Banks Behaving Badly - Glance
*JPMorgan Chase announces a loss of $2 billion from a trade that was meant to protect the bank if the global economy sharply deteriorated. Later, losses from the bad trade swell to nearly $6 billion and shave much more from the company's stock market value. The episode heightens concerns that the biggest banks still pose risks to the US financial system, less than four years after the financial crisis.
*Barclays agrees to pay more than $450 million to US and British regulators to settle charges that it attempted to manipulate a global benchmark interest rate known as LIBOR. The rate indirectly affect the costs of hundreds of trillions of dollars in loans that people pay when they get loans to go to college, purchase a car or buy a house. Numerous other banks are under investigation for similar violations.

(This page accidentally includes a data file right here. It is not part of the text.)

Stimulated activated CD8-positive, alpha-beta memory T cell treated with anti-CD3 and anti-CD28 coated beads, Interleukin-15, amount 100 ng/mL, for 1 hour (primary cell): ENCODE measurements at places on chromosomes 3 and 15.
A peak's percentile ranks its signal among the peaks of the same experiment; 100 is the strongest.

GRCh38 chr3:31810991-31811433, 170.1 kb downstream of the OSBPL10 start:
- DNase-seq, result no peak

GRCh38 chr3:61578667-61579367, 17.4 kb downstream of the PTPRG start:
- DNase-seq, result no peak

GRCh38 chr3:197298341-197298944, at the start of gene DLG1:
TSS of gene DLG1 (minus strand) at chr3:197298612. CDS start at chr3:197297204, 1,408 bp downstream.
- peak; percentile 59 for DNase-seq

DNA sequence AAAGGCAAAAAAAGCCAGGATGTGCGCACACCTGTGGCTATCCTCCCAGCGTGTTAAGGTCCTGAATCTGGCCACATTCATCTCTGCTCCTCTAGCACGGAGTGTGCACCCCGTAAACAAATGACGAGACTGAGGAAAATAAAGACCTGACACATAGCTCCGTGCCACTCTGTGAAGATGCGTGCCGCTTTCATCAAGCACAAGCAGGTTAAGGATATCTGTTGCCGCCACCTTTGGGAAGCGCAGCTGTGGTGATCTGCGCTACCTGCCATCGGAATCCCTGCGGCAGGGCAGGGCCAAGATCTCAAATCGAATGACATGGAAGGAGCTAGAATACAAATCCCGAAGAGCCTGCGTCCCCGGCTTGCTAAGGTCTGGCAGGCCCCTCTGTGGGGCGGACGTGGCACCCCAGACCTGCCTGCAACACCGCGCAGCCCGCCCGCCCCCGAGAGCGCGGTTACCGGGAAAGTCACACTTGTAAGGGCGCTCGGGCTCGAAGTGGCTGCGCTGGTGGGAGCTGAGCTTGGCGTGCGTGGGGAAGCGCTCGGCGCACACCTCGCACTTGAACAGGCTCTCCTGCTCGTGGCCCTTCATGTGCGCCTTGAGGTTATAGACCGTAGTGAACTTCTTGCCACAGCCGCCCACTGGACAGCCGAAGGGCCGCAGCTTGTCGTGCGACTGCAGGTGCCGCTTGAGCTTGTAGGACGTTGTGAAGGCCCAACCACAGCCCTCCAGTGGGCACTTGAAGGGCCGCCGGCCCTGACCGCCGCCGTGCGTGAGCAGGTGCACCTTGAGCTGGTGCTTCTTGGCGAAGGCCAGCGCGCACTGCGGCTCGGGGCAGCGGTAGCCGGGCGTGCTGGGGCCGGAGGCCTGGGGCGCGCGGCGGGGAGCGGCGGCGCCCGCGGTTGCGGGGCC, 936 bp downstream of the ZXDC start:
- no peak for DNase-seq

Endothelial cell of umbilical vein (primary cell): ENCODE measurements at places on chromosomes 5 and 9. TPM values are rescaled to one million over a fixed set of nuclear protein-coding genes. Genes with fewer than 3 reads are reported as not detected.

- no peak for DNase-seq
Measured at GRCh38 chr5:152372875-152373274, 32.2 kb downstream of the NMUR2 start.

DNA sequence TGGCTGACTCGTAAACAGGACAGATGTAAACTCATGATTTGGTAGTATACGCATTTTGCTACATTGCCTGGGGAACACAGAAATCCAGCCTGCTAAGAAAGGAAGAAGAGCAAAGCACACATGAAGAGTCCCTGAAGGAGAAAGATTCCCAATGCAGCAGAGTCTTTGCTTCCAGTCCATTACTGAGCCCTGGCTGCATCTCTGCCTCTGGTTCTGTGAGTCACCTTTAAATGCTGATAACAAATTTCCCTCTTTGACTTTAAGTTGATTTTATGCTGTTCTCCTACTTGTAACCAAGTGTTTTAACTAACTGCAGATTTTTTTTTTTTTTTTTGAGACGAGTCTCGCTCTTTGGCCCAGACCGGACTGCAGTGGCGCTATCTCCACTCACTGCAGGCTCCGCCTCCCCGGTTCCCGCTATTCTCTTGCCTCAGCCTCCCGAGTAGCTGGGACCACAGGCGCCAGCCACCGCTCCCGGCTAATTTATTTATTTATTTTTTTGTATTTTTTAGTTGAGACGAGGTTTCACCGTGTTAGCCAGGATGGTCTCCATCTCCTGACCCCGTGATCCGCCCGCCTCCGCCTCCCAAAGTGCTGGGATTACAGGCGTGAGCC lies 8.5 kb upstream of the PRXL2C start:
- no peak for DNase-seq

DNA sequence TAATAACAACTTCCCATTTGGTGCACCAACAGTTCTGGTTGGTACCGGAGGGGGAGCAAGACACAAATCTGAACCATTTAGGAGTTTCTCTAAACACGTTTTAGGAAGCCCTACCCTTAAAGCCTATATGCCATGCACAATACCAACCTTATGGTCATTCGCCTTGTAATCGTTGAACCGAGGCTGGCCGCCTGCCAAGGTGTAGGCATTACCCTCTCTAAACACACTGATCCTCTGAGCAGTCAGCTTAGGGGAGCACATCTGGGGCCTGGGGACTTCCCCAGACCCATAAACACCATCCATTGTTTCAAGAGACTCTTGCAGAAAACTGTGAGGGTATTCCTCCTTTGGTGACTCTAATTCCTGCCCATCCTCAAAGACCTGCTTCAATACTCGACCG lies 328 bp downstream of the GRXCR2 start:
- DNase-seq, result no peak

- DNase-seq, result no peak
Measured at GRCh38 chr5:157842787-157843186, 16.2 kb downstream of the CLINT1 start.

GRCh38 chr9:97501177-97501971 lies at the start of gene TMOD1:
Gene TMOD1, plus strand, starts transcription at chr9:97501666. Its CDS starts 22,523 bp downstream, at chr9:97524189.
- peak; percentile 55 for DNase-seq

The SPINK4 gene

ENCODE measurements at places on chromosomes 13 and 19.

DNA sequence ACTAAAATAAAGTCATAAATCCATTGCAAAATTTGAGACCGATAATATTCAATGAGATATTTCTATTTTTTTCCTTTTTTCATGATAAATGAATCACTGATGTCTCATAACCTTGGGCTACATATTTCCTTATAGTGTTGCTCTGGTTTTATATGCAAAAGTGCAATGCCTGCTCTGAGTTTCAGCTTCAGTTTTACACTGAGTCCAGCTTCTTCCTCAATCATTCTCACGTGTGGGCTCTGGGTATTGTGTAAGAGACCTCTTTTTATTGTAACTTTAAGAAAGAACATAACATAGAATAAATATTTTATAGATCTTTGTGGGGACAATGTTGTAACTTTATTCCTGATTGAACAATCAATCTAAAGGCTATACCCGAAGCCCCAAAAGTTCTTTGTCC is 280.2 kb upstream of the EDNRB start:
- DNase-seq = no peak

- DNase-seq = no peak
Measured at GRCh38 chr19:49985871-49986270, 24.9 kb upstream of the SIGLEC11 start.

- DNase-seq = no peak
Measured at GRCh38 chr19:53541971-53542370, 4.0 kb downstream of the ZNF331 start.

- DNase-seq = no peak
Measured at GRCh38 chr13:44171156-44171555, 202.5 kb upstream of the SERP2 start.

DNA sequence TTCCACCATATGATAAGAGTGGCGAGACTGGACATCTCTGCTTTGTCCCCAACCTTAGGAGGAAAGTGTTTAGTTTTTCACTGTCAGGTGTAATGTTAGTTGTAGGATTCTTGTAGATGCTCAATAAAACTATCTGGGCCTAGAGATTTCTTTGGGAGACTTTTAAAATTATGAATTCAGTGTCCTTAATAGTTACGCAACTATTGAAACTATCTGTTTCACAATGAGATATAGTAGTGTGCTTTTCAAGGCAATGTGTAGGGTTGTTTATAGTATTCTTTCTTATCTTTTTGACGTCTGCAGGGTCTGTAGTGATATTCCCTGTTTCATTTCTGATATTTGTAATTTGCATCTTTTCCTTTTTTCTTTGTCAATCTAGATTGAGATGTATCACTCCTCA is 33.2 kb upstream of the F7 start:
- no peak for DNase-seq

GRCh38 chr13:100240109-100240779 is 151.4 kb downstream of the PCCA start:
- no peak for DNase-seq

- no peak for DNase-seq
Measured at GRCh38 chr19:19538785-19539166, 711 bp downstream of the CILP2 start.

An independent review finds Kabul Bank spirited some $861 million out of war-torn Afghanistan in a massive fraud based on fake loans to 19 individuals and companies. A bailout of the bank costs the equivalent of 5 percent of Afghanistan's gross domestic product, making it one of world's largest banking failures ever.
*HSBC, Europe's largest bank, says it's paying $1.9 billion in penalties to settle a US money laundering probe. The investigation into HSBC focused on the transfer of billions of dollars on behalf of nations such as Iran and the transfer of money from Mexican drug cartels. The bank said its
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